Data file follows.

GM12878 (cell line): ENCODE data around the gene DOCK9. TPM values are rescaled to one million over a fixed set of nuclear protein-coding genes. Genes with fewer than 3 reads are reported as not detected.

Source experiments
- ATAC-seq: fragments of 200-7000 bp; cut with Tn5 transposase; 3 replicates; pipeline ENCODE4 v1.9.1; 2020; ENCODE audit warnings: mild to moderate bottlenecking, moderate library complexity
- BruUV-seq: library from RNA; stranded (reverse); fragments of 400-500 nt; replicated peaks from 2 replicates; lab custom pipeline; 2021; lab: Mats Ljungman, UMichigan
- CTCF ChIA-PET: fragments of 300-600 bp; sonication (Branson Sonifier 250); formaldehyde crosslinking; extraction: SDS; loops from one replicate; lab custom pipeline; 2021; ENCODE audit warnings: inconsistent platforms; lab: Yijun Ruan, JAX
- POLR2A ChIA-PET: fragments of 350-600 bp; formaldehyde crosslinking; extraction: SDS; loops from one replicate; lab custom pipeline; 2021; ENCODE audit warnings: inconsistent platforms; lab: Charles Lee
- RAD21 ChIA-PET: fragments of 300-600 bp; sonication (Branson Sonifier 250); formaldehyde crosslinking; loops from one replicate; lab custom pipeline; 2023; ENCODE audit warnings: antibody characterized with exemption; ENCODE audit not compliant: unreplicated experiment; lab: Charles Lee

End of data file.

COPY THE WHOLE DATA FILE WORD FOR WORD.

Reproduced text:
GM12878 (cell line): ENCODE data around the gene DOCK9. TPM values are rescaled to one million over a fixed set of nuclear protein-coding genes. Genes with fewer than 3 reads are reported as not detected.

Source experiments
- ATAC-seq: fragments of 200-7000 bp; cut with Tn5 transposase; 3 replicates; pipeline ENCODE4 v1.9.1; 2020; ENCODE audit warnings: mild to moderate bottlenecking, moderate library complexity
- BruUV-seq: library from RNA; stranded (reverse); fragments of 400-500 nt; replicated peaks from 2 replicates; lab custom pipeline; 2021; lab: Mats Ljungman, UMichigan
- CTCF ChIA-PET: fragments of 300-600 bp; sonication (Branson Sonifier 250); formaldehyde crosslinking; extraction: SDS; loops from one replicate; lab custom pipeline; 2021; ENCODE audit warnings: inconsistent platforms; lab: Yijun Ruan, JAX
- POLR2A ChIA-PET: fragments of 350-600 bp; formaldehyde crosslinking; extraction: SDS; loops from one replicate; lab custom pipeline; 2021; ENCODE audit warnings: inconsistent platforms; lab: Charles Lee
- RAD21 ChIA-PET: fragments of 300-600 bp; sonication (Branson Sonifier 250); formaldehyde crosslinking; loops from one replicate; lab custom pipeline; 2023; ENCODE audit warnings: antibody characterized with exemption; ENCODE audit not compliant: unreplicated experiment; lab: Charles Lee